A scanning cavity microscope.

Mader M, Reichel J, Hänsch TW, Hunger D - Nat Commun (2015)

Schematic of a scanning cavity microscope.(a) A cavity built from a laser-machined and mirror-coated optical fibre and a planar mirror serving as a sample holder. Transverse scanning of the sample mirror is used for spatial imaging, axial scanning of the fibre for resonance tuning. (b) Cavity transmission signal when tuning the cavity length. The PSFs of different transverse modes (insets) are measured by scanning the cavity across a single Au nanoparticle and evaluating the resonant transmission for each mode.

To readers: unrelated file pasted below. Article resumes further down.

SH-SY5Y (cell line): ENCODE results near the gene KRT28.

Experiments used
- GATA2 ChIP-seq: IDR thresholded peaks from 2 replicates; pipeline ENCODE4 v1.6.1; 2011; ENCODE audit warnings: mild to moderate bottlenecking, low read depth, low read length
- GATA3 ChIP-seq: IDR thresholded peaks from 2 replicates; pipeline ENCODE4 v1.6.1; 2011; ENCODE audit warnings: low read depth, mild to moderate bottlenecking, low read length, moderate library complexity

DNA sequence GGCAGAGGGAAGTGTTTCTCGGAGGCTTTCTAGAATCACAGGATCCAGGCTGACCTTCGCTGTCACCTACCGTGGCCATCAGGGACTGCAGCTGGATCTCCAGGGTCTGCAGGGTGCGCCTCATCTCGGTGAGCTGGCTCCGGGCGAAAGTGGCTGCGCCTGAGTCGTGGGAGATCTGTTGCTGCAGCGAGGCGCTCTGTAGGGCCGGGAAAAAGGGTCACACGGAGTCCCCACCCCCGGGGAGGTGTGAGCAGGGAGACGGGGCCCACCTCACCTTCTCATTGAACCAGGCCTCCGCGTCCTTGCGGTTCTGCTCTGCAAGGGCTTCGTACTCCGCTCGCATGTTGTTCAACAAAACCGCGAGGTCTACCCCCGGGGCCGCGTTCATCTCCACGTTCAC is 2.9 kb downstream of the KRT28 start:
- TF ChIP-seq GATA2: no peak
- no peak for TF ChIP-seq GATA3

© Copyright Policy - open-access
Related In: Results  -  Collection

License
Show All Figures
getmorefigures.php?uid=PMC4491170&req=5

f1: Schematic of a scanning cavity microscope.(a) A cavity built from a laser-machined and mirror-coated optical fibre and a planar mirror serving as a sample holder. Transverse scanning of the sample mirror is used for spatial imaging, axial scanning of the fibre for resonance tuning. (b) Cavity transmission signal when tuning the cavity length. The PSFs of different transverse modes (insets) are measured by scanning the cavity across a single Au nanoparticle and evaluating the resonant transmission for each mode.